Antithesis Magazine

March/April 1990 - Volume I, Number 2

ANTITHESIS (Back to Main Page)
March/April 1990 – Volume I, Number 2

I was in the process of covering up my crime when suddenly God saw me. I felt His gaze inside my head and on my hands. I whirled about in the bathroom, horribly visible, a live target…

…He doesn’t exist, I said with polite surprise; never have I had the temptation to bring Him back to life. But the Other One remained, the Holy Ghost, the one who guaranteed my mandate…

…I collared the Holy Ghost in the cellar and threw him out; atheism is a cruel affair… I’ve given up the office but not the frock: I still write. What else can I do?
Jean Paul Sartre

“For the wrath of God is revealed from heaven against all ungodliness and unrighteousness of men, who suppress the truth in unrighteousness, because that which is known about God is evident within them; for God made it evident to them…they are without excuse. For even though they knew God, they did not honor Him as God.” Romans 1:18,19, 21

Douglas M. Jones III

Senior Editors

L. Anthony Curto
David G. Hagopian
Timothy J. Harris
John G. McClendon
Ellery C. Stowell
Greg L. Bahnsen

Feature Articles

Environmentalism: A Modern Idolatry by Kevin L. Clauson
Utopian Environmentalism distorts science, economics, and theology in order to make its case.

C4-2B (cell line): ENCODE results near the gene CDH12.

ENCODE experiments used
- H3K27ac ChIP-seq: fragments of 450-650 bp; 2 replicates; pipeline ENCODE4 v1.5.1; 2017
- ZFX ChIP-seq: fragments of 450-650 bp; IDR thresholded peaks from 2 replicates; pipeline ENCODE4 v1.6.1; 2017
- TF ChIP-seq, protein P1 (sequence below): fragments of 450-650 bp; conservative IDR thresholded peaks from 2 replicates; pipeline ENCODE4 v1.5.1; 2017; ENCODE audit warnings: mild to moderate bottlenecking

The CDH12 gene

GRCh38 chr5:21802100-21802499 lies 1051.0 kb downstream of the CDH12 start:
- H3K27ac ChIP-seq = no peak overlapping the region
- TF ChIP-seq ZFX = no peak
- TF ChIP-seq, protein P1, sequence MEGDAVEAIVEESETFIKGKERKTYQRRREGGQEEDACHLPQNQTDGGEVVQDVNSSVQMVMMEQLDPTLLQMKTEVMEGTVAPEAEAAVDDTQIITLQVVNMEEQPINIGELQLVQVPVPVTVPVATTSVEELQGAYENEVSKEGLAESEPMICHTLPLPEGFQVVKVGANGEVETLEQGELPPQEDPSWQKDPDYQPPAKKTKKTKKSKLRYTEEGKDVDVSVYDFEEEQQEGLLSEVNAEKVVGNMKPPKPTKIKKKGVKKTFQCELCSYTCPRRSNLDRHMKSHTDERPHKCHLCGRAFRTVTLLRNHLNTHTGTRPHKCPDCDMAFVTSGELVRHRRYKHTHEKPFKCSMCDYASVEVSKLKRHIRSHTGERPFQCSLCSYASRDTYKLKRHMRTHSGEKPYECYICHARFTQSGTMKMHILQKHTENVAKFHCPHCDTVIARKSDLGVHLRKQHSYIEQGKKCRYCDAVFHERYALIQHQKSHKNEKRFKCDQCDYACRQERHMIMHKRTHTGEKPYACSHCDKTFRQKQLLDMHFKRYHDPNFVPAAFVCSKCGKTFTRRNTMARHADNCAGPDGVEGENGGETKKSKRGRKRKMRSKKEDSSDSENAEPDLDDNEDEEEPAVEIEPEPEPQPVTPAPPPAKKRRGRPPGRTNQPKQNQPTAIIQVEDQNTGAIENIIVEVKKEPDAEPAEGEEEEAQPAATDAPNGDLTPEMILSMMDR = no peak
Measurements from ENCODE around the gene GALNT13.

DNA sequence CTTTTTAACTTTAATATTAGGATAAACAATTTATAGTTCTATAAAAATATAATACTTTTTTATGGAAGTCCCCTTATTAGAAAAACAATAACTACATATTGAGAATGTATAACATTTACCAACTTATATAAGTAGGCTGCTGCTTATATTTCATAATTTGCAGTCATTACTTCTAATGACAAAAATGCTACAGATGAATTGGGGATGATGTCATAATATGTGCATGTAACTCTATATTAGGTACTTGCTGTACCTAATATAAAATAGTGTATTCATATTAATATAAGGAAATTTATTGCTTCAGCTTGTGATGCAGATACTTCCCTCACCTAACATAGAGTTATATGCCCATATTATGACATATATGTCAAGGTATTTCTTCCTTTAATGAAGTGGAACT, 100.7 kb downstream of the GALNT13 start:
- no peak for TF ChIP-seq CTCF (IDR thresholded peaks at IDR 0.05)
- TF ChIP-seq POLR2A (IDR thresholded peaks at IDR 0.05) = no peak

John Knox: The Years of Preparation An Overview of Scottish Presbyterian History – Pt. 2 by L. Anthony Curto
From galleys to idols, Knox faces wilderness lessons in preparing for the Scottish Reformation.

Has Roman Catholicism Changed? An Examination of Recent Canon Law by Thomas Schirrmacher
The Canon Law of 1983 provides a needed benchmark by which to evaluate whether Roman Catholic reforms are a move toward Scripture.

Helping the Poor Without Feeding the Beast by Greg L. Bahnsen
Serious Biblical precriptions for poverty relief necessitate action, but not the coercive action of the State, contrary to the claims of some evangelicals.

Cancel the Postal Monopoly by Llwellyn H. Rockwell, Jr
Perennial rate hikes and a general anti-consumerism should move us to once and for all rethink the Postal monopoly.

Reformed Royalty: The Strength of Jeanne d’Albret by Marilyn B. Manze
The French Reformation reached its high-point with the faithfulness of this undaunted monarch.

The Basic Obligation to Attend Church by Greg Bahnsen


Observing the Current

Mandela’s Choice
Through the years, the unbelieving mind has been capable of many amazing feats, perhaps foremost of which is the agility with which it warmly embraces glaring contradictions and rhetorically lashes out against those who dare challenge such contradictions.